[Mr Creosote] Of course, I'm not saying that the game does not dissolve into carrier chores at times. You can find an example of a weak puzzle in every game. Yet, things are not nearly as simplified as on Broken Sword, for example, where really all you ever had to do was exhaust all conversation options with the only person in the current room. Even if the execution is far from perfect, I believe the puzzle pieces are there in this game: the kind of puzzles/interactions and the interface go well together.
[Wandrell] In the end, if it were not for the "Virtual Theatre", this would be, for me, another adventure game. And yet, what this system offers has little to do with what the game actually gives. Just read the manual description for the engine, and then play the game a bit.
[Mr Creosote] I will agree that this is not the best game ever. The execution could be improved quite a bit. At the very least, it is quite short, has two stupid action scenes and the ending is quite anticlimactic. Nevertheless, I like the combination of some very old-school methods with the a very modern approach at problem-solving: Making games more about character interactions is something which has still not been done right a lot of times in the history of gaming. With a slightly more involved plot and more well-rounded characters, this would have worked very well! It is truly unfortunate that Revolution pretty much abandoned this concept with their next game already again. Beneath a Steel Sky is without a doubt the better game, but it is much less ambitious.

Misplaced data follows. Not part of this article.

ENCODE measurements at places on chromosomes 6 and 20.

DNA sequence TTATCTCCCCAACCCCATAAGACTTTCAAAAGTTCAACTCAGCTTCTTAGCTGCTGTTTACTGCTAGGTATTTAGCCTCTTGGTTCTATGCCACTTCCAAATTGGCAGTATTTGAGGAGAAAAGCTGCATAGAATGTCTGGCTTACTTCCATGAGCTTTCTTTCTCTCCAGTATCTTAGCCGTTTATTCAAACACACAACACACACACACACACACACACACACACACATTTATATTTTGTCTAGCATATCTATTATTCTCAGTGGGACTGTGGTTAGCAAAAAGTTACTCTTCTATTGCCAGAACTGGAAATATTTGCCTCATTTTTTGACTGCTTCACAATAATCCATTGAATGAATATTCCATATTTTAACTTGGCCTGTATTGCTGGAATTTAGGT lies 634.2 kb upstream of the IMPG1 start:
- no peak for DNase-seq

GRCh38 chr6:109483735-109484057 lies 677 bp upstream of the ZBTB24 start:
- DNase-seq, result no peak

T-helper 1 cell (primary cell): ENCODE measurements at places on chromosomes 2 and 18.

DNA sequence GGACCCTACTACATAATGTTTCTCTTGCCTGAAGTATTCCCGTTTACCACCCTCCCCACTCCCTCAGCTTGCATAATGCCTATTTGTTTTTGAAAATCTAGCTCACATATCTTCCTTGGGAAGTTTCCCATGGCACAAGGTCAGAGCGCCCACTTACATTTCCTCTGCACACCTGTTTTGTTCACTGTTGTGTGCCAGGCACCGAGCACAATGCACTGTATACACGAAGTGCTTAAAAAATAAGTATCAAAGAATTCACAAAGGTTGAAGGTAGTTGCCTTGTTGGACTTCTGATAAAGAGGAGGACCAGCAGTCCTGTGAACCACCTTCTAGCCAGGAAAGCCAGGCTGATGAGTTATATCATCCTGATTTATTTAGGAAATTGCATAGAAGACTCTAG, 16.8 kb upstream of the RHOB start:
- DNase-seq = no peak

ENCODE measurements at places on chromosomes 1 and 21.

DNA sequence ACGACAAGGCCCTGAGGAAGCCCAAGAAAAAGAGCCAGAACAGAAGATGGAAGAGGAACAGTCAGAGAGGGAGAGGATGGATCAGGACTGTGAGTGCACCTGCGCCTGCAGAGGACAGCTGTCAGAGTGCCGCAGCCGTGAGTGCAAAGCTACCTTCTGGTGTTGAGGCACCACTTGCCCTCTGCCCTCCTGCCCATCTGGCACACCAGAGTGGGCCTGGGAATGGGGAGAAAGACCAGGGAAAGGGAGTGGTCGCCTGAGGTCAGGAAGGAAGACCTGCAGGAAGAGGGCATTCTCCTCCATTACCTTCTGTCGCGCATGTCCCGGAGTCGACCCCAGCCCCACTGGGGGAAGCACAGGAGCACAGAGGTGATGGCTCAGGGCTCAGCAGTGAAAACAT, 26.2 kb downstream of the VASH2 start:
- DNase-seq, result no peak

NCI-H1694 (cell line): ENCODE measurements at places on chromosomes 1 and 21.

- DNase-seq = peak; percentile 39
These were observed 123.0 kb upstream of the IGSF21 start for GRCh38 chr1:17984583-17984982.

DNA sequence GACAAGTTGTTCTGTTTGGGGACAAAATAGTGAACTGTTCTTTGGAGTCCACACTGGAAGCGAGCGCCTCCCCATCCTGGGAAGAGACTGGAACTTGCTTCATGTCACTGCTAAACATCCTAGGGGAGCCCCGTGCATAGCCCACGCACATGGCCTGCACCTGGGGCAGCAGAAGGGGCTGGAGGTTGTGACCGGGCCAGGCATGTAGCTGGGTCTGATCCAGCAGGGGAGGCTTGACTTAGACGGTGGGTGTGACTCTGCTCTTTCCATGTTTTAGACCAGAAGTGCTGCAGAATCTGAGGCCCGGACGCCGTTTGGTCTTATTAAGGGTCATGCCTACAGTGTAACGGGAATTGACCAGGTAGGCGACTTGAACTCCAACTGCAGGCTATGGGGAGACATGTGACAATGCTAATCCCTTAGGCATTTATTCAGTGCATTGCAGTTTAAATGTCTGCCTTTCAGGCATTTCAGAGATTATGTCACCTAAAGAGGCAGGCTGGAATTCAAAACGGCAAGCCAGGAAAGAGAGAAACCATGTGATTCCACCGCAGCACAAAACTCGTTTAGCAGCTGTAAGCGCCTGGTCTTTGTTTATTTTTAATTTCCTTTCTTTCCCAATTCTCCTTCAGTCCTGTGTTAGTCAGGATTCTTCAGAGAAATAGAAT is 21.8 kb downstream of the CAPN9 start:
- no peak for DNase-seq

[Wandrell] I too think a middle point between this an Beneath a Steel Sky would have made a great game. Sadly, that's not the case.